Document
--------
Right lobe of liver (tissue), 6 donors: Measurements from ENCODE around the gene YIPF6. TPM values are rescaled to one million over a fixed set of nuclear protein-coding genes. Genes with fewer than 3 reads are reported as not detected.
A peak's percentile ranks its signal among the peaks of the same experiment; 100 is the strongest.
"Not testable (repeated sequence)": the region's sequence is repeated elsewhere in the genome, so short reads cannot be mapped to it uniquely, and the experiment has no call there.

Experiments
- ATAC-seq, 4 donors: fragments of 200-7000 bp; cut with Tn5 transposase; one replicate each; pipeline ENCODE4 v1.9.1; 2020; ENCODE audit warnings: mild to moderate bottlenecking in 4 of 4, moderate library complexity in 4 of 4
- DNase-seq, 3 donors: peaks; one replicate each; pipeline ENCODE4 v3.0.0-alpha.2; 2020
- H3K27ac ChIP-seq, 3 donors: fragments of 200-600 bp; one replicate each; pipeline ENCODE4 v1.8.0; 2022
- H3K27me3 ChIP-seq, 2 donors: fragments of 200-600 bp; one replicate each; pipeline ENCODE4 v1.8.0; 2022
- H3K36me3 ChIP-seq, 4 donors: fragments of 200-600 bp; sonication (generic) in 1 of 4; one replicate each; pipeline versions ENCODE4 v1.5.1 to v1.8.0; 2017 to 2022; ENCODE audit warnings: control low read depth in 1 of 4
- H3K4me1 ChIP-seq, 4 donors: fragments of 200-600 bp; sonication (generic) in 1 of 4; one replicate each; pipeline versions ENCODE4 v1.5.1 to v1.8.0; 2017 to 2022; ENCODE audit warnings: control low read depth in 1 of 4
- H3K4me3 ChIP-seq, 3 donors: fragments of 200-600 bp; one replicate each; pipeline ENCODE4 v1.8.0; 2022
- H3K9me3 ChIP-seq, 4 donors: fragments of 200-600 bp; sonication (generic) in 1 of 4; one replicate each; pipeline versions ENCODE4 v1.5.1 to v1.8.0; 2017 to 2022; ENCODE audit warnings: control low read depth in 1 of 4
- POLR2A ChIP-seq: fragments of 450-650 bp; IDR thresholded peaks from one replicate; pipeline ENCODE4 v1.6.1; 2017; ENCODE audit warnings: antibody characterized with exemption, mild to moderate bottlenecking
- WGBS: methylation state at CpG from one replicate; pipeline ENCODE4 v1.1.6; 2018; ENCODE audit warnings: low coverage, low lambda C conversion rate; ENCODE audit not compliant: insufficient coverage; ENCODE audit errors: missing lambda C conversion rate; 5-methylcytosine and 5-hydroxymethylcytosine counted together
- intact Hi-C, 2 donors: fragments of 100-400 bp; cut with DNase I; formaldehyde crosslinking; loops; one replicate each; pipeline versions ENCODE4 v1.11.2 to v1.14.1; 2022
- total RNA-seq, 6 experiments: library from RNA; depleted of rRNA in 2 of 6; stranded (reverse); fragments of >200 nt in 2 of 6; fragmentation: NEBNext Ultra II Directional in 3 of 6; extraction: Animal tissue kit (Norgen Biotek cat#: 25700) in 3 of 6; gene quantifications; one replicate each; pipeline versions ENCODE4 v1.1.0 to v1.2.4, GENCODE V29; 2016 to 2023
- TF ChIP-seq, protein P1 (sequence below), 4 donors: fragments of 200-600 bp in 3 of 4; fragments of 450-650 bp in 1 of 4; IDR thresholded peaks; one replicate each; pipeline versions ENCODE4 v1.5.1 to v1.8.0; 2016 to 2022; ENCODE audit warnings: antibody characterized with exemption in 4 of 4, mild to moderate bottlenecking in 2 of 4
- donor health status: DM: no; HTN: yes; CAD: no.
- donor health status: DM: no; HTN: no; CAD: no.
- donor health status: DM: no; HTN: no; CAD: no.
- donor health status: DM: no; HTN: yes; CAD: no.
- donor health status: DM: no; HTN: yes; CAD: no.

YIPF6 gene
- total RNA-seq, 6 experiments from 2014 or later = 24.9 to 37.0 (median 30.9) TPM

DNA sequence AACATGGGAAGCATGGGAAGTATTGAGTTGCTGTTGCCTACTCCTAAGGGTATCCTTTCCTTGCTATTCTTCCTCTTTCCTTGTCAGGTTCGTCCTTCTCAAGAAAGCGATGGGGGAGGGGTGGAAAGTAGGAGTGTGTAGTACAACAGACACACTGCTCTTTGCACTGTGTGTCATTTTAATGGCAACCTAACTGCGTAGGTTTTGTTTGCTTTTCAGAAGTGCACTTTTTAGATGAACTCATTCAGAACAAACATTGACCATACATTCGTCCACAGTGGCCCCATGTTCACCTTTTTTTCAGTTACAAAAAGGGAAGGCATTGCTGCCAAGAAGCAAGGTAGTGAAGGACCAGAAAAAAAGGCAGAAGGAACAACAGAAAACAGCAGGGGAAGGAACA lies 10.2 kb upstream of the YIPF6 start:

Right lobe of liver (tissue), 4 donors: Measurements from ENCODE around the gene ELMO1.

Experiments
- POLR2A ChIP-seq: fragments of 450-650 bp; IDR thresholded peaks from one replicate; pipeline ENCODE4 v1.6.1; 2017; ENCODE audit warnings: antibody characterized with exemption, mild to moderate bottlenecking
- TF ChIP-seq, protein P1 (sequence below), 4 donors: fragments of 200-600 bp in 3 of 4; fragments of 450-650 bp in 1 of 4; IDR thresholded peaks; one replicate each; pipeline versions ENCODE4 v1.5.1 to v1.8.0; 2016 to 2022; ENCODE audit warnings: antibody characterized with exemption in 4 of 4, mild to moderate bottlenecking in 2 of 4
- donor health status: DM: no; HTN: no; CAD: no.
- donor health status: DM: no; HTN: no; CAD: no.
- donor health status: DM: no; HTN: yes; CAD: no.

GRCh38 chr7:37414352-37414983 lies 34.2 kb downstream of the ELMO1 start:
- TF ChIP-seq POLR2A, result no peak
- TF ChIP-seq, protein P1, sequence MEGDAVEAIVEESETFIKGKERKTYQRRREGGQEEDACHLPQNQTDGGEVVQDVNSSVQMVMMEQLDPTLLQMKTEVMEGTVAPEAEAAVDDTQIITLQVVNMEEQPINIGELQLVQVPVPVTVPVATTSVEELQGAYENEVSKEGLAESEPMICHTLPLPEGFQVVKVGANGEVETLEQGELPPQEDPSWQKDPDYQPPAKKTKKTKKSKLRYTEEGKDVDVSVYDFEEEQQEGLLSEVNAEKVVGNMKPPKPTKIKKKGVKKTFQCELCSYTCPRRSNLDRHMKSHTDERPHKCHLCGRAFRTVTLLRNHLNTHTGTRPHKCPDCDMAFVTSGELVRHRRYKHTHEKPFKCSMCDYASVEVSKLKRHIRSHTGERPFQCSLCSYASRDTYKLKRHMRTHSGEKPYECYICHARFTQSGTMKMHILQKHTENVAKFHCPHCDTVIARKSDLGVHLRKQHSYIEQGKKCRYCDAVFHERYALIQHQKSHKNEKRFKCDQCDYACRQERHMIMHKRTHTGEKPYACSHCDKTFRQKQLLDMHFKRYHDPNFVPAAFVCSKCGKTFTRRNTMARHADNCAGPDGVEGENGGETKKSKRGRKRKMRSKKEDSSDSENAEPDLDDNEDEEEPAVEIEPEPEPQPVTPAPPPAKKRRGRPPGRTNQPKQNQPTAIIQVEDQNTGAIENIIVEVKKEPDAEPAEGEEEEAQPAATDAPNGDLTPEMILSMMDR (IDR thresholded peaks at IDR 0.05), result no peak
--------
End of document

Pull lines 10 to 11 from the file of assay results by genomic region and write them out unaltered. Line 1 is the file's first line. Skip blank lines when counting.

- H3K4me1 ChIP-seq, 4 donors: fragments of 200-600 bp; sonication (generic) in 1 of 4; one replicate each; pipeline versions ENCODE4 v1.5.1 to v1.8.0; 2017 to 2022; ENCODE audit warnings: control low read depth in 1 of 4
- H3K4me3 ChIP-seq, 3 donors: fragments of 200-600 bp; one replicate each; pipeline ENCODE4 v1.8.0; 2022